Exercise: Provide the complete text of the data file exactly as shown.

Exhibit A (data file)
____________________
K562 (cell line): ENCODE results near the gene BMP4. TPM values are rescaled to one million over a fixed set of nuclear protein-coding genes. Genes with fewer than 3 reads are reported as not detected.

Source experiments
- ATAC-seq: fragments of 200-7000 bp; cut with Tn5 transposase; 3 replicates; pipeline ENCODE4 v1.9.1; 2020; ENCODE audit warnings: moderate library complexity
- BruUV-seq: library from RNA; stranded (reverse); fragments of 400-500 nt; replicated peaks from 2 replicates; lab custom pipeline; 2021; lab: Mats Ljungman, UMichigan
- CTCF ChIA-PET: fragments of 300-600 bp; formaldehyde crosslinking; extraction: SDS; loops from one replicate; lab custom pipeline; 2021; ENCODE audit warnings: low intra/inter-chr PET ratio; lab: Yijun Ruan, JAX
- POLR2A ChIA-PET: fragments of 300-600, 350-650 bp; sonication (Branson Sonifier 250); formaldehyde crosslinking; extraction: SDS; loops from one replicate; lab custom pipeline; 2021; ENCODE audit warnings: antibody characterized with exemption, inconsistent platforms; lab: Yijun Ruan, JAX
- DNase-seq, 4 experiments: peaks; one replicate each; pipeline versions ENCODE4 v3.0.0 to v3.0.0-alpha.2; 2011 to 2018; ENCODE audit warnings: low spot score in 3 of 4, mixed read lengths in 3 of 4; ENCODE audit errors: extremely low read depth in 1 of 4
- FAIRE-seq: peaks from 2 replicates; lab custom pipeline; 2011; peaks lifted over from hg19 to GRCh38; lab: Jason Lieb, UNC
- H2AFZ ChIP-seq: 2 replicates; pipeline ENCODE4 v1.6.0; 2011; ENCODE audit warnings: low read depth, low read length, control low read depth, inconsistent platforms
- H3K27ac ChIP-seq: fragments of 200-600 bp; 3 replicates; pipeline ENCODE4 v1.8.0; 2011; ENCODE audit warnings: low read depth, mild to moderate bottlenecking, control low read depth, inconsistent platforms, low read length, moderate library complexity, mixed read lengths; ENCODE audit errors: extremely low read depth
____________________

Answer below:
K562 (cell line): ENCODE results near the gene BMP4. TPM values are rescaled to one million over a fixed set of nuclear protein-coding genes. Genes with fewer than 3 reads are reported as not detected.

Source experiments
- ATAC-seq: fragments of 200-7000 bp; cut with Tn5 transposase; 3 replicates; pipeline ENCODE4 v1.9.1; 2020; ENCODE audit warnings: moderate library complexity
- BruUV-seq: library from RNA; stranded (reverse); fragments of 400-500 nt; replicated peaks from 2 replicates; lab custom pipeline; 2021; lab: Mats Ljungman, UMichigan
- CTCF ChIA-PET: fragments of 300-600 bp; formaldehyde crosslinking; extraction: SDS; loops from one replicate; lab custom pipeline; 2021; ENCODE audit warnings: low intra/inter-chr PET ratio; lab: Yijun Ruan, JAX
- POLR2A ChIA-PET: fragments of 300-600, 350-650 bp; sonication (Branson Sonifier 250); formaldehyde crosslinking; extraction: SDS; loops from one replicate; lab custom pipeline; 2021; ENCODE audit warnings: antibody characterized with exemption, inconsistent platforms; lab: Yijun Ruan, JAX
- DNase-seq, 4 experiments: peaks; one replicate each; pipeline versions ENCODE4 v3.0.0 to v3.0.0-alpha.2; 2011 to 2018; ENCODE audit warnings: low spot score in 3 of 4, mixed read lengths in 3 of 4; ENCODE audit errors: extremely low read depth in 1 of 4
- FAIRE-seq: peaks from 2 replicates; lab custom pipeline; 2011; peaks lifted over from hg19 to GRCh38; lab: Jason Lieb, UNC
- H2AFZ ChIP-seq: 2 replicates; pipeline ENCODE4 v1.6.0; 2011; ENCODE audit warnings: low read depth, low read length, control low read depth, inconsistent platforms
- H3K27ac ChIP-seq: fragments of 200-600 bp; 3 replicates; pipeline ENCODE4 v1.8.0; 2011; ENCODE audit warnings: low read depth, mild to moderate bottlenecking, control low read depth, inconsistent platforms, low read length, moderate library complexity, mixed read lengths; ENCODE audit errors: extremely low read depth